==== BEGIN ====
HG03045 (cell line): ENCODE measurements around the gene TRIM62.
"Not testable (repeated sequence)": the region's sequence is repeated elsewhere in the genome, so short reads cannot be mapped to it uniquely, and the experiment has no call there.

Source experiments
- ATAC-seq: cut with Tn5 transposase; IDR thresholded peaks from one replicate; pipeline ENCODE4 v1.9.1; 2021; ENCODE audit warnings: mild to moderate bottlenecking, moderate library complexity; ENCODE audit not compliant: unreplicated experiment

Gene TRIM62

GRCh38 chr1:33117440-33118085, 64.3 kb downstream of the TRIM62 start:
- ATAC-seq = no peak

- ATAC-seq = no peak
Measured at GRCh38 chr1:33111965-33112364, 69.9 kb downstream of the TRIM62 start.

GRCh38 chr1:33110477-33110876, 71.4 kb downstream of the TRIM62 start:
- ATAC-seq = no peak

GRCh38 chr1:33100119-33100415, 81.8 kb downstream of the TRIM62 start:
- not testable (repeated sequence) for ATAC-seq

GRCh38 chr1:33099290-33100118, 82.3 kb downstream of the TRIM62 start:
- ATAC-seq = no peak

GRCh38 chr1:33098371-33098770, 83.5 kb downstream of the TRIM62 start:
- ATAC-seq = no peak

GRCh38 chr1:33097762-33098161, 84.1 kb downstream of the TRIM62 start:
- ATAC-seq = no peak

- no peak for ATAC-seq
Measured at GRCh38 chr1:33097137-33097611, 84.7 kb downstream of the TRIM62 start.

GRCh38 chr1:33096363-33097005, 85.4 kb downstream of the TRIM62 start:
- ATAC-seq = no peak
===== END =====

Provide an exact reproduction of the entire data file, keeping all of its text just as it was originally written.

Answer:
HG03045 (cell line): ENCODE measurements around the gene TRIM62.
"Not testable (repeated sequence)": the region's sequence is repeated elsewhere in the genome, so short reads cannot be mapped to it uniquely, and the experiment has no call there.

Source experiments
- ATAC-seq: cut with Tn5 transposase; IDR thresholded peaks from one replicate; pipeline ENCODE4 v1.9.1; 2021; ENCODE audit warnings: mild to moderate bottlenecking, moderate library complexity; ENCODE audit not compliant: unreplicated experiment

Gene TRIM62

GRCh38 chr1:33117440-33118085, 64.3 kb downstream of the TRIM62 start:
- ATAC-seq = no peak

- ATAC-seq = no peak
Measured at GRCh38 chr1:33111965-33112364, 69.9 kb downstream of the TRIM62 start.

GRCh38 chr1:33110477-33110876, 71.4 kb downstream of the TRIM62 start:
- ATAC-seq = no peak

GRCh38 chr1:33100119-33100415, 81.8 kb downstream of the TRIM62 start:
- not testable (repeated sequence) for ATAC-seq

GRCh38 chr1:33099290-33100118, 82.3 kb downstream of the TRIM62 start:
- ATAC-seq = no peak

GRCh38 chr1:33098371-33098770, 83.5 kb downstream of the TRIM62 start:
- ATAC-seq = no peak

GRCh38 chr1:33097762-33098161, 84.1 kb downstream of the TRIM62 start:
- ATAC-seq = no peak

- no peak for ATAC-seq
Measured at GRCh38 chr1:33097137-33097611, 84.7 kb downstream of the TRIM62 start.

GRCh38 chr1:33096363-33097005, 85.4 kb downstream of the TRIM62 start:
- ATAC-seq = no peak